Despite being the incredibly resilient woman that I am, I’m really feeling quite miserablé about the prospect of returning to the UK. There is a triumvirate (thanks again to M in India for that awesome word!) of reasonation for my woes.
Firstly, the weather. London, of course, has its own micro-climate which makes it that much nicer than the rest of the country, but it is still quite crappy compared to Singas. I can’t get my head around not just chucking on Chanel flip-flops every day as I sashay out the front door, dodging clamouring fans and tourists who want in on my glamorous life. (The lack of clamouring is also not so appealing, which makes me think we should move to a house with one of those lovely blue plaques from English Heritage. I suppose we could just get the plaque made ourselves. I’d quite like one that says Charles Dickens. That would be way cool.)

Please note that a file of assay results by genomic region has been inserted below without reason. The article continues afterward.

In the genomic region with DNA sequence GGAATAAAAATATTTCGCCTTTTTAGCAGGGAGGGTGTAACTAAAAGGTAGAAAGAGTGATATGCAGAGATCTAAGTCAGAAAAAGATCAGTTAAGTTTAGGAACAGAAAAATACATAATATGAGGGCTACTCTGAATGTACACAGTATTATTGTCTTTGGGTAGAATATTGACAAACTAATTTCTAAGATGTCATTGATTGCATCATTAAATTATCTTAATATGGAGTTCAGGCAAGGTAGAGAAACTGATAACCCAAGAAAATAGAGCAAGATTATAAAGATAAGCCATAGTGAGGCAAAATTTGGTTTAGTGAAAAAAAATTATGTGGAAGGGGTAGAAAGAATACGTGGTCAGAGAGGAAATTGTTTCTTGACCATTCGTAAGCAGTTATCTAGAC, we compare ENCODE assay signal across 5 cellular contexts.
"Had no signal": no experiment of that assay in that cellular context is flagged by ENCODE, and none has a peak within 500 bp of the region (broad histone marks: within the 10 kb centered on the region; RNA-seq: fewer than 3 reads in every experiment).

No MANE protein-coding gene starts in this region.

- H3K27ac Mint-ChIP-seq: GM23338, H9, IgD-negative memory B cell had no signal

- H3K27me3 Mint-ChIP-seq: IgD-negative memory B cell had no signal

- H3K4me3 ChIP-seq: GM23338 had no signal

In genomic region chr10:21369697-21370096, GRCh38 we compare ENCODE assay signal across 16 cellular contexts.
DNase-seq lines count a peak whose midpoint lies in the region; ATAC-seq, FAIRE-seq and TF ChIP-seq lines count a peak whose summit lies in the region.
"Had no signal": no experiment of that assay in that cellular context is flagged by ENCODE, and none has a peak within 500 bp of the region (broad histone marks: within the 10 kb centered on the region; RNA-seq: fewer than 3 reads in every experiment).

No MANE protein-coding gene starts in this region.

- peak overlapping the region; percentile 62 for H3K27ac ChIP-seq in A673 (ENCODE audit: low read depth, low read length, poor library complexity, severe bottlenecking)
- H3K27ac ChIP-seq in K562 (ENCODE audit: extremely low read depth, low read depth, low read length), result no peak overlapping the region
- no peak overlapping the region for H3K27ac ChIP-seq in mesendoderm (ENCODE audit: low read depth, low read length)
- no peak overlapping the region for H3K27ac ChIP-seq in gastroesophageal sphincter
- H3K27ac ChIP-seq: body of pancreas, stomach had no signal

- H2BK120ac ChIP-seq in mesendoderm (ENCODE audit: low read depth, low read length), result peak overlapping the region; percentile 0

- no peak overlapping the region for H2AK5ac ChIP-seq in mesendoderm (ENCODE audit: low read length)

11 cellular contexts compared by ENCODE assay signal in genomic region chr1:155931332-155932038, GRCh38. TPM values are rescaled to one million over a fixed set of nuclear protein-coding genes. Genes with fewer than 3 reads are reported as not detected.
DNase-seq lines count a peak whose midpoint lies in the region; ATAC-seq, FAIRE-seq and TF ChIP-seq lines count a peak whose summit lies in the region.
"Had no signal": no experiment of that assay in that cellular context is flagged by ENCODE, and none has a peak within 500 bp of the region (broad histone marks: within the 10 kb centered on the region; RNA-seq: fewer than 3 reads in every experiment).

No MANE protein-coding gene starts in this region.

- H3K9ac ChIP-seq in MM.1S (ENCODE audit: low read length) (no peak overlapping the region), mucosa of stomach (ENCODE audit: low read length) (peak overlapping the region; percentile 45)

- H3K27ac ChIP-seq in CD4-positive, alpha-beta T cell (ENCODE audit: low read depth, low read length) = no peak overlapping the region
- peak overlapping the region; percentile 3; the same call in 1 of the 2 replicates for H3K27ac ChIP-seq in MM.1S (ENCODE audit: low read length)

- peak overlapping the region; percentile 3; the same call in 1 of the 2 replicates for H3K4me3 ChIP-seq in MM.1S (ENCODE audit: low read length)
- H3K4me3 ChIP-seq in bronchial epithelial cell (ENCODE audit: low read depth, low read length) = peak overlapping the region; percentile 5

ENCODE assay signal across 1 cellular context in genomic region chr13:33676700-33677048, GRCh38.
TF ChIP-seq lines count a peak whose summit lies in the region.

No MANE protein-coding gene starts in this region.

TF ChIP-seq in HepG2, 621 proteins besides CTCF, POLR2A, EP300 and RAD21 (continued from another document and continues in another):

Secondly, but related to the weather, is the issue of snot-ridden children. As dear readers will know from previous posts , I cannot abide by snot, and like I have said before, Crouch End is positively awash with the stuff. If Max and Milly become one of those children, I don’t know how I am going to cope. I’m all for unconditional love of our irritants, but vile effluvia raises a v real obstacle to that IMO.
Thirdly, and this the the most worrying part of my dire situation: no live-in help! Never mind my ongoing quest for a second helper, at home they have these awful laws about minimum wage and how many hours a person can work which prevent us from having even one live-in. ARGH!! And yet I have two children to look after! It’s terribly unfair because it means that either I do literally nothing else besides irritant and home-related tasks, or I squeeze in other things such as a rewarding job, a social life (which would be a fraction of what it is here), and my gruelling health and beauty regime, in which case I will be perpetually exhausted. I certainly won’t have the time to continue sharing my glamorous life with you, beloved babeses, as I will barely find the time to have a glamorous life : (